When they invited me to read a lecture, the first thing I did was opening YouTube and browsing through the videos from the «Gutenberg's Lounge». For the last last year, there were 13 lectures in history, 13 in biology, 12 were related to space. There were also lectures on literature and philosophy, psychology, physics, chemistry, economics — and none on mathematics.

Why does that happen? Mathematics is too abstract. The explanation of one of the simplest concepts of mathematical analysis, the limit of functions, looks really complex in formal language — though we've all got in school when it was explained to us in layman's terms. So the problem for anyone who wants to talk about mathematics is how to do it, how to explain, give comprehensible examples, how to motivate the audience. Well, I'll try to solve this task while talking about relativity theory.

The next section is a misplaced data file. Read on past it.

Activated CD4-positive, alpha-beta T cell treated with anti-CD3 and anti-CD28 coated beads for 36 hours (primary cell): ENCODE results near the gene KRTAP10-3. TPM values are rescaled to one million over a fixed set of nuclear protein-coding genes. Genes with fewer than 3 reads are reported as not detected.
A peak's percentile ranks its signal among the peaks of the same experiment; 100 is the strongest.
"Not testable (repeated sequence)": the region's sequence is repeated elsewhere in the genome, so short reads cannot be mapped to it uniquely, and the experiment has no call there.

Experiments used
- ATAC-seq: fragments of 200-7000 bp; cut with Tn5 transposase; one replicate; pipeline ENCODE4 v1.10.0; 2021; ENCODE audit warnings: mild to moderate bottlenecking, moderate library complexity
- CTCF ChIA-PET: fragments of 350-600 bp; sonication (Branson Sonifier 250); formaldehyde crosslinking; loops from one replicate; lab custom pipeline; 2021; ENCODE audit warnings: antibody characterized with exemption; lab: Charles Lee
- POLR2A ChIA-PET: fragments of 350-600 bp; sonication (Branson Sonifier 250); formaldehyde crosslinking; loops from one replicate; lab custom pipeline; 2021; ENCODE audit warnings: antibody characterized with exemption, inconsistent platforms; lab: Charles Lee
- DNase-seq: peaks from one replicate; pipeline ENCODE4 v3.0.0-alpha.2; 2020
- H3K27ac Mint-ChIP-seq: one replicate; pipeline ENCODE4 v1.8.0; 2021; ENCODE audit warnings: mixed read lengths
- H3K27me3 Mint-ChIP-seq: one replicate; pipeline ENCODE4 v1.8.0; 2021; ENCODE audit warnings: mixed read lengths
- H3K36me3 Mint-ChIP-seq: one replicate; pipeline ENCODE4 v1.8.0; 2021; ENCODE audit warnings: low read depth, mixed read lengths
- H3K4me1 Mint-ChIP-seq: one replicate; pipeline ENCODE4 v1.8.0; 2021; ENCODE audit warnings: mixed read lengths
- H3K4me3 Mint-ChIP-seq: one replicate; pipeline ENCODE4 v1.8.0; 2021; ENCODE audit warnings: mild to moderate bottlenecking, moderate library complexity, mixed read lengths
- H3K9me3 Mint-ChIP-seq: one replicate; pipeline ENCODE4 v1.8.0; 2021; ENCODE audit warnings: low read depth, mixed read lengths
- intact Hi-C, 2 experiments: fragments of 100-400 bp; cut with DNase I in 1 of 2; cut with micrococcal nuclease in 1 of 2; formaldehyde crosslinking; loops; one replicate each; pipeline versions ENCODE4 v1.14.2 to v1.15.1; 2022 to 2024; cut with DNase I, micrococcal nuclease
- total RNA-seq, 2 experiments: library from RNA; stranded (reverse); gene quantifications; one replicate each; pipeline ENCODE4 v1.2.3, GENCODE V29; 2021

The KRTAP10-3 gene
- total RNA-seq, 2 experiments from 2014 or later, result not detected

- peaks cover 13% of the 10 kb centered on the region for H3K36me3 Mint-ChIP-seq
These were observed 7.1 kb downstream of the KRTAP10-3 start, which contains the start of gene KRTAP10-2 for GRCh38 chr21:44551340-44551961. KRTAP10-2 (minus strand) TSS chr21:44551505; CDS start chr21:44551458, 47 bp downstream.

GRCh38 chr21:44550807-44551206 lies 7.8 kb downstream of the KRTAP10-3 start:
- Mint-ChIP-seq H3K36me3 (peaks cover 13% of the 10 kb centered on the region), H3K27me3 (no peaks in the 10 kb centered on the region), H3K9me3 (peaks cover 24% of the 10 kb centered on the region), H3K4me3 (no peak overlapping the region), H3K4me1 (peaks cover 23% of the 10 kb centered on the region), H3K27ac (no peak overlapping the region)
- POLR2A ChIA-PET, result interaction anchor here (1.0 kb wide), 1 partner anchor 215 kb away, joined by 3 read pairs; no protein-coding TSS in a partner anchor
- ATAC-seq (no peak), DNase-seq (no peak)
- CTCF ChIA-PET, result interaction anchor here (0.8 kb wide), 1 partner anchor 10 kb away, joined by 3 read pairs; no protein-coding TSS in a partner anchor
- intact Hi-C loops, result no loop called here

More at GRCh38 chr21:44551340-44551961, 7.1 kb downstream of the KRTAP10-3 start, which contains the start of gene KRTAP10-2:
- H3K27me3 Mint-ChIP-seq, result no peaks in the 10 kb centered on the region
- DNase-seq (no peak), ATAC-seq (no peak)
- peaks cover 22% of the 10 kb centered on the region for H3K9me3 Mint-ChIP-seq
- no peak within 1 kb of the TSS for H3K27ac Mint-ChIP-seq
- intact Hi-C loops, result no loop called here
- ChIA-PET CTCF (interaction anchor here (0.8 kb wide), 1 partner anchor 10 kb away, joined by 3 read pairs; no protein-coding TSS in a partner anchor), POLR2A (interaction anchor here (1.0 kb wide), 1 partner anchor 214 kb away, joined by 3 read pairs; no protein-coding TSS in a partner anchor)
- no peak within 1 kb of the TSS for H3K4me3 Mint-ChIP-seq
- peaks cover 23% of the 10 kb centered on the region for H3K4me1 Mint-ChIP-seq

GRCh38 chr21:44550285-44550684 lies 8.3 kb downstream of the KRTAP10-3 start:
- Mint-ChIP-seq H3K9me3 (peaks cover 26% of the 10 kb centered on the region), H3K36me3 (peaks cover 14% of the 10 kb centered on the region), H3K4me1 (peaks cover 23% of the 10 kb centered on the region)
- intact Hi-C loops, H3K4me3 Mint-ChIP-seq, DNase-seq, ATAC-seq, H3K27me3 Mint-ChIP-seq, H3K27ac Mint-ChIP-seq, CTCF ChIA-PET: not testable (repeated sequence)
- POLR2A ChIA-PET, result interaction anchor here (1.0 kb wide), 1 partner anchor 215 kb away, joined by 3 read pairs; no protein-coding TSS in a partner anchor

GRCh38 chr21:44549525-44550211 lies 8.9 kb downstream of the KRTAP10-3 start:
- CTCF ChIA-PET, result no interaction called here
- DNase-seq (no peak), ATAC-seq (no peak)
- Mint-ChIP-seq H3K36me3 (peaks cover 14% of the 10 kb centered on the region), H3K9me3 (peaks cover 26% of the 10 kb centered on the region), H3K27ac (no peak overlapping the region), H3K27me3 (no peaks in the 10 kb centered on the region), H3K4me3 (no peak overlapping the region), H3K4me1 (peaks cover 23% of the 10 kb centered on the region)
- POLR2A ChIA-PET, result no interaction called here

The central concept of the relativity theory is random variable. Just try to imagine a dice: it's something mankind invented about 5,000 years ago, between the wheel and writing. When talking of the dice as a random variable, we imply that it has six faces, each is inscribed with a number from 1 to 6, and there are no other options. The second component is probability distribution, in our case the probability of getting each face is 1/6. Here, probabilities are equal, though in most cases it's different. The only condition that's to be met is that the probabilities should not be negative, and their sum has to be 1.

Once we have the reference set, we can work with different possible events. For instance, we have the X event with an odd number of points. That'd be outcomes 1, 3 and 5, and the probability will be 3/6, or ½. Another example — the Y event: the amount of points is strictly more than 3. Then we're ok with points 4, 5 and 6, and the probabilities of X and Y events are equal. Now we can work with combinations of events. If events X and Y coincided, it means an odd number strictly more than 3, — that will be 5, and the probability will be 1/6. When working with such simple connections and space of events, it seems hard to make an error. Still, it's possible.